• Beyond your qualifications there will be one question during your law firm interviews that will be the most important in you getting a job.
  • That question will entail where else you’ve interviewed for a law firm job.
  • Knowing how you should answer this question may have a direct bearing on whether or not you receive a job offer.

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Should You Talk About Other Interviews in Your Interview?
One of the questions I receive quite often from the attorneys I work with is whether or not they should talk about other interviews while they are interviewing with law firms. Let me emphasize one thing: This is one of the more important law firm interview questions you will have to answer. Regardless of your qualifications, how you respond to this question will have a direct bearing on whether or not you receive an offer from the law firm interviewing you, so you have to be very careful with your answer.

How Attorneys Should Talk About Other Law Firms they Are Interviewing With in Law Firm Interviews


In no instance should you ever volunteer this information unless you are asked, but many law firms, though not all, are asking it. At the outset, it is important to point out that you do not have to answer this question, but not doing so is likely to make you look bad, as it gives the employer the impression that you will similarly "hide the ball" when you are working for it. It also does not do much to help you establish a bond of trust and understanding with a potential new employer. Therefore, it is my opinion that this question must be answered, even though it is probably inappropriate for an employer to ask.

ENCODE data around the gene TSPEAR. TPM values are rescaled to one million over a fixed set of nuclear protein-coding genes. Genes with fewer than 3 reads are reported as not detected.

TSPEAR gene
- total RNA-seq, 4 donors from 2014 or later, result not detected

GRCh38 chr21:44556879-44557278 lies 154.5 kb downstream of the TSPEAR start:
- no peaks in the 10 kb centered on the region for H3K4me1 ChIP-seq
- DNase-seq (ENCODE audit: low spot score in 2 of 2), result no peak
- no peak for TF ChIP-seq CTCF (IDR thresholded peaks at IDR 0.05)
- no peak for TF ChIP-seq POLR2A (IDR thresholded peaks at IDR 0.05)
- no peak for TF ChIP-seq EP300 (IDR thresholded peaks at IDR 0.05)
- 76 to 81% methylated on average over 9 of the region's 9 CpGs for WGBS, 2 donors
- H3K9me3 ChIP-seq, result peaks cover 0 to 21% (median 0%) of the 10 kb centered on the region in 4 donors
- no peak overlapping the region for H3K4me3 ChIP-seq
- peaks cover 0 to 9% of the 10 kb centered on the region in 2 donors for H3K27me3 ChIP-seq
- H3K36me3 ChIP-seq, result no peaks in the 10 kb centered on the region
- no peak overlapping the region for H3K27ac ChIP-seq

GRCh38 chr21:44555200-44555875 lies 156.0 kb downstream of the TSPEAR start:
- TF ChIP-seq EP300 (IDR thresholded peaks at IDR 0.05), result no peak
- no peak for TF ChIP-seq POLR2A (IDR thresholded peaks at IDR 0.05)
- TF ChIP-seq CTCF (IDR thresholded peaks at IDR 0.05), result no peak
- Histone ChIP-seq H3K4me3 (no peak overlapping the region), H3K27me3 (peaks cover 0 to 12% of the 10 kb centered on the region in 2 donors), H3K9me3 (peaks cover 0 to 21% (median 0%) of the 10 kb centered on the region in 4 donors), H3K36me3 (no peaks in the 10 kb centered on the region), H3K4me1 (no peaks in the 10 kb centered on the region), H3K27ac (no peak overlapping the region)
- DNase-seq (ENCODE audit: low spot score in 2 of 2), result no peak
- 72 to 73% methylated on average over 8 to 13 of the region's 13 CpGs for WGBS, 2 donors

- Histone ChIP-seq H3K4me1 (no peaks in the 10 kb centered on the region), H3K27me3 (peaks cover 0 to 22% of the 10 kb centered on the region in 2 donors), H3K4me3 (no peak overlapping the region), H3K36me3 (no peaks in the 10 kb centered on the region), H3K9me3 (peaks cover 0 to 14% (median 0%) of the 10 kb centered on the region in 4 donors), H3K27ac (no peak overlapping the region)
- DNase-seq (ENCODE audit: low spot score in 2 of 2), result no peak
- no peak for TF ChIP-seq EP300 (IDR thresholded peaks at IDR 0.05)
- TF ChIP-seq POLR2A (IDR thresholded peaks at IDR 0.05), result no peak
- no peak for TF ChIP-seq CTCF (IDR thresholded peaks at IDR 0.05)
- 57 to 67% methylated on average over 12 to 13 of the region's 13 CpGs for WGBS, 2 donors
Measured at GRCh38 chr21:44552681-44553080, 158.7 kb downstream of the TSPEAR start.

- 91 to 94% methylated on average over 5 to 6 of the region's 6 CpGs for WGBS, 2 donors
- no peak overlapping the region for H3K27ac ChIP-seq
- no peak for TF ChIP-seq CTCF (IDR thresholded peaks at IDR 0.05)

There are two important rules you must keep in mind when answering this question:
 
A. Harrison Barnes
Harrison Barnes

First, most firms are unlikely to give you an offer unless they believe that they are your first-choice firm. There are certainly exceptions, however, and as a legal recruiter, I see them constantly. Many firms are very good at recruiting and can convince most anyone to join them whenever offers are extended, even in the face of competing offers. Nevertheless, a firm wants to believe that your first choice is to work there, and this often will have a direct bearing on whether an offer is extended.